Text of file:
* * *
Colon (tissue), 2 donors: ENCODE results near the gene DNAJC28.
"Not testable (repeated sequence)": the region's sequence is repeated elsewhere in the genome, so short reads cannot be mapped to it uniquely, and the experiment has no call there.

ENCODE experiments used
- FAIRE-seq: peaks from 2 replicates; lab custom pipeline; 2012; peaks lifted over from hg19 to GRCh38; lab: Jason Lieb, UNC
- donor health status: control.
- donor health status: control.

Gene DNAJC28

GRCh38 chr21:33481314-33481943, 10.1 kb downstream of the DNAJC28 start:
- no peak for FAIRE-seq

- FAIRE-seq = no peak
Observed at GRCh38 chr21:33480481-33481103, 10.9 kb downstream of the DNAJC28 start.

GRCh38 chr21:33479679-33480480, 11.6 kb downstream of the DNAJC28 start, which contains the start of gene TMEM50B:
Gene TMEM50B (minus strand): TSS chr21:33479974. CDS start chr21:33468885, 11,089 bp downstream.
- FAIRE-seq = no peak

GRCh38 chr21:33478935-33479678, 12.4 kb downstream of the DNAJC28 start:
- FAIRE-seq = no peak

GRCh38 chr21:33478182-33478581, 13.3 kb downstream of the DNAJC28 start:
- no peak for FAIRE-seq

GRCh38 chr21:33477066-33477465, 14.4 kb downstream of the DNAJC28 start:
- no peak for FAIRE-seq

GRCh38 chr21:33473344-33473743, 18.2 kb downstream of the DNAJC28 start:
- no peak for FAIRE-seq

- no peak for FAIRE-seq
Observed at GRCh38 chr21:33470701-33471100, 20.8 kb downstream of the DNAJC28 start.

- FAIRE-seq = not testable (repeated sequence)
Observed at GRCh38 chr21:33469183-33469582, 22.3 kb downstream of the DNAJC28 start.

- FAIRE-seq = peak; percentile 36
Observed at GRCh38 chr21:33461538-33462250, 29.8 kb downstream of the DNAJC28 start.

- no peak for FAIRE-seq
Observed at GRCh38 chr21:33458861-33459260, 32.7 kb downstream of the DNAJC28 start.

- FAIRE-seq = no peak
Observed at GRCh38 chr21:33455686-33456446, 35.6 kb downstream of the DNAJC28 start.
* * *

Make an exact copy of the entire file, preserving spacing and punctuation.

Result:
Colon (tissue), 2 donors: ENCODE results near the gene DNAJC28.
"Not testable (repeated sequence)": the region's sequence is repeated elsewhere in the genome, so short reads cannot be mapped to it uniquely, and the experiment has no call there.

ENCODE experiments used
- FAIRE-seq: peaks from 2 replicates; lab custom pipeline; 2012; peaks lifted over from hg19 to GRCh38; lab: Jason Lieb, UNC
- donor health status: control.
- donor health status: control.

Gene DNAJC28

GRCh38 chr21:33481314-33481943, 10.1 kb downstream of the DNAJC28 start:
- no peak for FAIRE-seq

- FAIRE-seq = no peak
Observed at GRCh38 chr21:33480481-33481103, 10.9 kb downstream of the DNAJC28 start.

GRCh38 chr21:33479679-33480480, 11.6 kb downstream of the DNAJC28 start, which contains the start of gene TMEM50B:
Gene TMEM50B (minus strand): TSS chr21:33479974. CDS start chr21:33468885, 11,089 bp downstream.
- FAIRE-seq = no peak

GRCh38 chr21:33478935-33479678, 12.4 kb downstream of the DNAJC28 start:
- FAIRE-seq = no peak

GRCh38 chr21:33478182-33478581, 13.3 kb downstream of the DNAJC28 start:
- no peak for FAIRE-seq

GRCh38 chr21:33477066-33477465, 14.4 kb downstream of the DNAJC28 start:
- no peak for FAIRE-seq

GRCh38 chr21:33473344-33473743, 18.2 kb downstream of the DNAJC28 start:
- no peak for FAIRE-seq

- no peak for FAIRE-seq
Observed at GRCh38 chr21:33470701-33471100, 20.8 kb downstream of the DNAJC28 start.

- FAIRE-seq = not testable (repeated sequence)
Observed at GRCh38 chr21:33469183-33469582, 22.3 kb downstream of the DNAJC28 start.

- FAIRE-seq = peak; percentile 36
Observed at GRCh38 chr21:33461538-33462250, 29.8 kb downstream of the DNAJC28 start.

- no peak for FAIRE-seq
Observed at GRCh38 chr21:33458861-33459260, 32.7 kb downstream of the DNAJC28 start.

- FAIRE-seq = no peak
Observed at GRCh38 chr21:33455686-33456446, 35.6 kb downstream of the DNAJC28 start.